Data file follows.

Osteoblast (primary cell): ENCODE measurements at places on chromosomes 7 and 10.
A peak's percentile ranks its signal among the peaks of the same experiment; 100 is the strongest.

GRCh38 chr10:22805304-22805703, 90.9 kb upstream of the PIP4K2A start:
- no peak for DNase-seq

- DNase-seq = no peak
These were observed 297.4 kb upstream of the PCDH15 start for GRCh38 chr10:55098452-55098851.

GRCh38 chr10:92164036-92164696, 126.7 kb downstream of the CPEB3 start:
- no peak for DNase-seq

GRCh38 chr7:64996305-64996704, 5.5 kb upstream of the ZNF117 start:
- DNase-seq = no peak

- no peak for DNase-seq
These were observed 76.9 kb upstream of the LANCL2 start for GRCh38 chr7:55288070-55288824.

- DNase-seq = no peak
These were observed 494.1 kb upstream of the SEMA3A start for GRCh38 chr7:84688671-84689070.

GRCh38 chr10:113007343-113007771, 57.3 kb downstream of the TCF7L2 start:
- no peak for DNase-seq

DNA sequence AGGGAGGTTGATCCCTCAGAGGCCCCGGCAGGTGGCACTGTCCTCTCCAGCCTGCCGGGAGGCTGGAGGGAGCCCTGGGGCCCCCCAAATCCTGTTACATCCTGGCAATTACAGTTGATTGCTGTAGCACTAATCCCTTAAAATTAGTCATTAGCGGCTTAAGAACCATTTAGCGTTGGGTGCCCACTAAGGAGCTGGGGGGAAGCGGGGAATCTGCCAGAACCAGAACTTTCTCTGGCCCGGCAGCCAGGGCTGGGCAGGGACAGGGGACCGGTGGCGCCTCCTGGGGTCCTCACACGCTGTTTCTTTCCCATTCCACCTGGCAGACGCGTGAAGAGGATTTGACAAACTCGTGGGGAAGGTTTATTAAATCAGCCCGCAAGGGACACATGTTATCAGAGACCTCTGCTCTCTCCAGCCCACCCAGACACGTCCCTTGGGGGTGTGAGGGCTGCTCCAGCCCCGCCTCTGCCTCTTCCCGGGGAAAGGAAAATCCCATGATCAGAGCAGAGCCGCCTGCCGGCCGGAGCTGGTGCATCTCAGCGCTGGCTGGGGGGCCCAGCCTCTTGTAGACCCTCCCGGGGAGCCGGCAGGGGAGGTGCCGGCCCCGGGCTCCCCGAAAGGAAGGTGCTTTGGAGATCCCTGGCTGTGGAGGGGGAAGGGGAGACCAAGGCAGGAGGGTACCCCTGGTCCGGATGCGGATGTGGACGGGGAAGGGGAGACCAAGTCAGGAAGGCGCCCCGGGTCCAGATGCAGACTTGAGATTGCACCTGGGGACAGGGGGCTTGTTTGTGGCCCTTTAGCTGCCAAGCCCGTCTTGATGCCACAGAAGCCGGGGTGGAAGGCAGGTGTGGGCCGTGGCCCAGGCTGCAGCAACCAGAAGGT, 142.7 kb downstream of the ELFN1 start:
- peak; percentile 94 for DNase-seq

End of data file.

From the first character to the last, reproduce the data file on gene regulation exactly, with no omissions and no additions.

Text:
Osteoblast (primary cell): ENCODE measurements at places on chromosomes 7 and 10.
A peak's percentile ranks its signal among the peaks of the same experiment; 100 is the strongest.

GRCh38 chr10:22805304-22805703, 90.9 kb upstream of the PIP4K2A start:
- no peak for DNase-seq

- DNase-seq = no peak
These were observed 297.4 kb upstream of the PCDH15 start for GRCh38 chr10:55098452-55098851.

GRCh38 chr10:92164036-92164696, 126.7 kb downstream of the CPEB3 start:
- no peak for DNase-seq

GRCh38 chr7:64996305-64996704, 5.5 kb upstream of the ZNF117 start:
- DNase-seq = no peak

- no peak for DNase-seq
These were observed 76.9 kb upstream of the LANCL2 start for GRCh38 chr7:55288070-55288824.

- DNase-seq = no peak
These were observed 494.1 kb upstream of the SEMA3A start for GRCh38 chr7:84688671-84689070.

GRCh38 chr10:113007343-113007771, 57.3 kb downstream of the TCF7L2 start:
- no peak for DNase-seq

DNA sequence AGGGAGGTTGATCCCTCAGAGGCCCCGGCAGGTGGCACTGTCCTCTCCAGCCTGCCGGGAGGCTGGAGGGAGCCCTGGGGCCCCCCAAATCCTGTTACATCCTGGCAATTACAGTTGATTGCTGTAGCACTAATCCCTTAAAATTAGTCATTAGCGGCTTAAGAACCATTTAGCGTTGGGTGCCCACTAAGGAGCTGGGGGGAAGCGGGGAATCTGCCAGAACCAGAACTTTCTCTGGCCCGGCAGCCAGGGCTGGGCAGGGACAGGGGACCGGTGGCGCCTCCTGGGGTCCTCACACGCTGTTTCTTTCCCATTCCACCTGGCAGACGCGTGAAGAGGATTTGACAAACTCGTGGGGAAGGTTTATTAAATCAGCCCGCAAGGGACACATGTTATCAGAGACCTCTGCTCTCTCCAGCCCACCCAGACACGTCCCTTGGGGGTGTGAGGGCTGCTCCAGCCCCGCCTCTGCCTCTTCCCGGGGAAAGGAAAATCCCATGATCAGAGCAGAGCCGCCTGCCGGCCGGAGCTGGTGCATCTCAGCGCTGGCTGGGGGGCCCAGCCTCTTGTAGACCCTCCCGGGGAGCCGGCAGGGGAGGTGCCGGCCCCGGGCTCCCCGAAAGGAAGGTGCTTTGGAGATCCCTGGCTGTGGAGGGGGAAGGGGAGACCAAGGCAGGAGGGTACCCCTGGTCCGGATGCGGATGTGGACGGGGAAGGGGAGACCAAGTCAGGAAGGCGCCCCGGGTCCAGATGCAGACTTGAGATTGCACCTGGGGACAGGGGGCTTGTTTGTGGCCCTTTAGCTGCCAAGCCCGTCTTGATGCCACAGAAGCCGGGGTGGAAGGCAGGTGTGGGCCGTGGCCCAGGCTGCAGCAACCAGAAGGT, 142.7 kb downstream of the ELFN1 start:
- peak; percentile 94 for DNase-seq